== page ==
United States District Court, D. South Carolina, Charleston Division
Liberty Mutual Fire Insurance Company and Employers Insurance of Wausau, a Mutual Company, Plaintiff,
J.T. Walker Industries, Inc., f/k/a Metal Industries, Inc., f/k/a MI Home Products, Inc., and Metal Industries Inc. of California, Defendants,
MI Windows & Doors, Inc., Counterclaimant.
ORDER AND OPINION
MARGARET B. SEYMOUR, Senior District Judge.
This matter is before the court on remand from the Court of Appeals for the Fourth Circuit. The Fourth Circuit instructed this court to determine whether the evidence presented at trial supported the jury's finding that Liberty Mutual Fire Insurance Co. ("Liberty") acted willfully, wantonly, or in reckless disregard of the rights of MI Windows ("MI"). Liberty Mut. Fire Ins. Co. v. J.T. Walker Indus., Inc., 554 F.Appx. 176, 190 (4th Cir. 2014). If there is sufficient evidence for such a finding, then the court is to consider objections to the amount of punitive damages awarded to MI. Id.
I. PROCEDURAL BACKGROUND
This case involves a dispute over the settlement by Liberty of several lawsuits against MI, which Liberty settled in its capacity as MI's insurer. Liberty filed this action in 2008 seeking declaratory relief concerning the triggering of insurance coverage, allocation, and the right to refuse and control settlement. ECF No. 1 (Complaint). Liberty also sought damages for breach of contract. ECF No. 1. MI countersued for contrary declarations and for damages for breach of contract and bad faith. ECF No. 13 (Answer & Counterclaim).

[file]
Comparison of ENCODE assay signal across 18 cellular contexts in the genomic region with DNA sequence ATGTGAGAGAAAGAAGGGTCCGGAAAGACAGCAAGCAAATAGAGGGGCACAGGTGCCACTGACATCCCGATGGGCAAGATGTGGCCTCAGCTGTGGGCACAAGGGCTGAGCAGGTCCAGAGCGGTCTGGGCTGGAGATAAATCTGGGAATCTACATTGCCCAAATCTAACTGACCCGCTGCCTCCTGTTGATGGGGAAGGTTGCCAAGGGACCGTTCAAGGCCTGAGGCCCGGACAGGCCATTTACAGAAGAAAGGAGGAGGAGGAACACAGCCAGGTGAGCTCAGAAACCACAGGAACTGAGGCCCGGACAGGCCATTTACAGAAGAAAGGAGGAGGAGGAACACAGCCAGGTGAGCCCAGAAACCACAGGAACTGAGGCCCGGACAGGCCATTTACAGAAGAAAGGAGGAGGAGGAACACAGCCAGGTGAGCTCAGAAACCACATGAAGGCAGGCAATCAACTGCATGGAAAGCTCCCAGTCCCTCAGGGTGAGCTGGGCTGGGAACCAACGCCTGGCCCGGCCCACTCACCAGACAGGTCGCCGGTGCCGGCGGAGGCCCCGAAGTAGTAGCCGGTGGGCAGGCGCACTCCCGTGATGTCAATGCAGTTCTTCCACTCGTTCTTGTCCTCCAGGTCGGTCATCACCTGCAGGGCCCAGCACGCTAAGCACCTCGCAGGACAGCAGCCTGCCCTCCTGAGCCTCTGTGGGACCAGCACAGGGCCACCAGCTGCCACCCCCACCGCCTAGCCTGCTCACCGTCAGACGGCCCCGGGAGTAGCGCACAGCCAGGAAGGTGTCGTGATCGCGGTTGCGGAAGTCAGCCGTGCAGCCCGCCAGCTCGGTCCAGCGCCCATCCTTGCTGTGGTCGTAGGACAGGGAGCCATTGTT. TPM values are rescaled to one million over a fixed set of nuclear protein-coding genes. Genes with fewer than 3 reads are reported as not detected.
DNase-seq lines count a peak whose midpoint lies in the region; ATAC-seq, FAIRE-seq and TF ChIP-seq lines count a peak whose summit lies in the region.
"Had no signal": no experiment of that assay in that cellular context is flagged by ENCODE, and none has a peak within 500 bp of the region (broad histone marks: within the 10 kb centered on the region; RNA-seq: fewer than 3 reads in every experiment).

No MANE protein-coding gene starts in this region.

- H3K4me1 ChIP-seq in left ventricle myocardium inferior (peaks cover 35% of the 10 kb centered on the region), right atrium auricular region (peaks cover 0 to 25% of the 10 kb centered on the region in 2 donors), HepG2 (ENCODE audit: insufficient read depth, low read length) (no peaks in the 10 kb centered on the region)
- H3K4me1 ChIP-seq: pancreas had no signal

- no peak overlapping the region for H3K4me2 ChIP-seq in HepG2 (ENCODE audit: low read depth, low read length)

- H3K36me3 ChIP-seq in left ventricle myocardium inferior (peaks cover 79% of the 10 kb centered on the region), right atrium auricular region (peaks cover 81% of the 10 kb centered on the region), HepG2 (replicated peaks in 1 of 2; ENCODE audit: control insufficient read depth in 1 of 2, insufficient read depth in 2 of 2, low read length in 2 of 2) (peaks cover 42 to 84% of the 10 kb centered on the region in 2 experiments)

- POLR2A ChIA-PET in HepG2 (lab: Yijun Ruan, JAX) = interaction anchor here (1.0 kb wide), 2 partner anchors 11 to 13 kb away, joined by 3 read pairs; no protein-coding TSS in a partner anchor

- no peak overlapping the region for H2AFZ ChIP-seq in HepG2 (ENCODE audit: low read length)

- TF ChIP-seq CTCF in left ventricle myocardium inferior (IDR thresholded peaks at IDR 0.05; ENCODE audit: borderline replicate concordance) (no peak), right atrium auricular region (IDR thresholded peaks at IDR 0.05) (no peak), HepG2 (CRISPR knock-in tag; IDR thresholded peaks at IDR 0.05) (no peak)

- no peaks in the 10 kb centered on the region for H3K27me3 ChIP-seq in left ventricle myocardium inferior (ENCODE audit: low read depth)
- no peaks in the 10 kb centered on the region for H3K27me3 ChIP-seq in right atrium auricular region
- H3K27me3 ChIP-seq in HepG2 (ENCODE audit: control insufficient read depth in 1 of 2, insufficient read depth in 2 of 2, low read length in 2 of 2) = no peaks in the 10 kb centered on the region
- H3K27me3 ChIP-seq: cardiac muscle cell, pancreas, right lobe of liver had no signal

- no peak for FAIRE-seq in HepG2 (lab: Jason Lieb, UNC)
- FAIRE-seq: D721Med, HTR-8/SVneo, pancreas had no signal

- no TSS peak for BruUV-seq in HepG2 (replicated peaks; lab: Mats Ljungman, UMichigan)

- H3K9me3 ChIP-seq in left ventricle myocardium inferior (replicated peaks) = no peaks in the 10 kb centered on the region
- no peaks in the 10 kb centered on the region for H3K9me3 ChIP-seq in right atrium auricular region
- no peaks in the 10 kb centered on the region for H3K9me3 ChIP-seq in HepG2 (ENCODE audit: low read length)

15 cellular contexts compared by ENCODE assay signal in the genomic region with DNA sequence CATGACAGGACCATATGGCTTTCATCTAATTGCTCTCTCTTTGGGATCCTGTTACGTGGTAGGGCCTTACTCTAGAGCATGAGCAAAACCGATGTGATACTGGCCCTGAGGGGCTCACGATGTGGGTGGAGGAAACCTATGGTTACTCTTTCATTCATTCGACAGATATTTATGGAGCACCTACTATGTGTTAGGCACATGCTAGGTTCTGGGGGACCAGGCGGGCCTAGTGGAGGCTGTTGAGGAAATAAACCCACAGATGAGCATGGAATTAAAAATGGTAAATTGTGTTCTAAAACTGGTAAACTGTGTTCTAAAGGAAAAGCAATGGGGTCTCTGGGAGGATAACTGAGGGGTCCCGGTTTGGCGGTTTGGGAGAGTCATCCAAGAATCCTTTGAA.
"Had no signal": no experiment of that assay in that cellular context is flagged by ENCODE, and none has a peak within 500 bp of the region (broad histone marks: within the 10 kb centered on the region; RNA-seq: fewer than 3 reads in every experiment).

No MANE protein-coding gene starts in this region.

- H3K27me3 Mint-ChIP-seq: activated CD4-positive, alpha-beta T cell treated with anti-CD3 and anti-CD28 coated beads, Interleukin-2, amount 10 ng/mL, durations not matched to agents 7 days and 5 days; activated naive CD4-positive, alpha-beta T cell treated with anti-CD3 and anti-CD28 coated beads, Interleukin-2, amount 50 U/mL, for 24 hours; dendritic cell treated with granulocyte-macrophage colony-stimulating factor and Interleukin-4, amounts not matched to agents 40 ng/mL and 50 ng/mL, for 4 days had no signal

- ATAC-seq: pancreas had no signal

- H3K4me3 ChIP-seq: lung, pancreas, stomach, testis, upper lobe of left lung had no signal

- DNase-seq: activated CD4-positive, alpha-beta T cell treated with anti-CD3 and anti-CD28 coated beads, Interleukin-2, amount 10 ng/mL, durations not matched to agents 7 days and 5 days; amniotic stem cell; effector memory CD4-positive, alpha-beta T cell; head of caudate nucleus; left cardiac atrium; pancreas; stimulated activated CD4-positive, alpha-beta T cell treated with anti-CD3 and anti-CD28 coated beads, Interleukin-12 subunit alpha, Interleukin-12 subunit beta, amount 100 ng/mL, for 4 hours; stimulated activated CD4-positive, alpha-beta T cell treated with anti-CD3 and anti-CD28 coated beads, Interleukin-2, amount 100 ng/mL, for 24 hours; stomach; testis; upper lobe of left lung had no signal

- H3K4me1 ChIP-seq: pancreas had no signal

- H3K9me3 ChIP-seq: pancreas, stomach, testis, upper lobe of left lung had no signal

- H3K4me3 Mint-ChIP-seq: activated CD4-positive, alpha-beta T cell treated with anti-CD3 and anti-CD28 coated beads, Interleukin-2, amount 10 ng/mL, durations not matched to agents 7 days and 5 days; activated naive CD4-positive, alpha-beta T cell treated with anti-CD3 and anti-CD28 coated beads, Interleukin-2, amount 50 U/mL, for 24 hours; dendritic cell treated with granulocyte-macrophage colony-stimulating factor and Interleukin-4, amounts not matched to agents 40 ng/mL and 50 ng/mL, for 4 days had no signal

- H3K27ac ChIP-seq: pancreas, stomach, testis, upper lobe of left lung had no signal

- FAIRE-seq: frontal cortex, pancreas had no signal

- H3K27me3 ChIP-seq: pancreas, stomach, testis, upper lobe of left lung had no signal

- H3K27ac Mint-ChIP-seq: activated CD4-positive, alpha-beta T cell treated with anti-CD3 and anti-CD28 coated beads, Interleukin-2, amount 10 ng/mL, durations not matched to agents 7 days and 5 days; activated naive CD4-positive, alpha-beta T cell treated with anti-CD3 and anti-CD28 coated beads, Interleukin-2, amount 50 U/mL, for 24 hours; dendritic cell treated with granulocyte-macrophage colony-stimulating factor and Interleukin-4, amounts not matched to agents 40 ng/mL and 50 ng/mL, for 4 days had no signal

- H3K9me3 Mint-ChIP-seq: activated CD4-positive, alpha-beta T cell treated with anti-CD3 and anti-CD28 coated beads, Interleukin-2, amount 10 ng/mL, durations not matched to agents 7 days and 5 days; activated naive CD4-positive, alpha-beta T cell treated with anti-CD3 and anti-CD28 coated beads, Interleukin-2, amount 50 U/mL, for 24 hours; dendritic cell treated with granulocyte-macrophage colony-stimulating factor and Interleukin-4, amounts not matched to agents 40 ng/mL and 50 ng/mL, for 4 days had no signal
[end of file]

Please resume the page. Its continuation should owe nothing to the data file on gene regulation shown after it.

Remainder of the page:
The Fourth Circuit summarized the underlying facts giving rise to this case as follows. MI is a manufacturer of windows and doors. Liberty Mut. Fire Ins. Co., 554 F.Appx. at 180. During the relevant time period, Liberty insured MI under several policies. Id. These policies "conferred upon Liberty the duty and right to defend MI against lawsuits claiming property damage. They also vested in Liberty the discretion to investigate any occurrence and settle any claim or suit that may result.'" Id. The Fourth Circuit left undisturbed this court's previous holdings that the insurance policies between Liberty and MI gave Liberty "a duty and a right to control the defense and settlement" of the underlying claims and that MI did not have the right to approve the settlement decisions. See ECF No. 138 at 4-5, 8 (this court's order on summary judgment).
During the period covered by the policies, MI was named as a defendant in five property damage lawsuits and tendered each to Liberty. Liberty Mut. Fire Ins. Co., 554 F.Appx. at 180-81. The five suits were: Avian Forest, Tilghman Shore, Riverwalk, Magnolia North, and Marais.  Id. Despite MI's expressed desire to proceed to trial on four of the five, Liberty settled each of the five lawsuits. Id. at 181. For each case, Liberty set a reserve amount representing an estimate "of losses due to MI's potential exposure" and estimated defense costs. See id. at 181-82 (summarizing Liberty's process for setting reserves and its settlement in each of the five underlying claims).
In each of the underlying lawsuits, MI potentially was subject to joint and several liability with other defendants, including the developers and contractors. "One adverse verdict, subject to joint and several liability, in any of the five underlying claims could have exceeded the total settlement amounts." Id. at 188. For four of the underling claims- Avian Forest, Tilgman Shores, Riverwalk, and Magnolia North -the defense counsel retained by Liberty advised that there could be no resolution of the cases on summary judgment and that in each case MI's likelihood of success was no better than fifty percent. See id. at 181-82. In the fifth case, Marais, MI accepted some level of responsibility for the alleged property damage and expressed a desire to settle. Id. at 182. The mediator in the case estimated that settlement would require between $7 million and $10 million. Id. MI's trial counsel referred to Marais as a "catastrophically difficult" case. Id. at 188. Liberty settled MI's portion of Marias for $500, 000. The various reserves, estimated defense costs, and settlement amounts are summarized in the following table: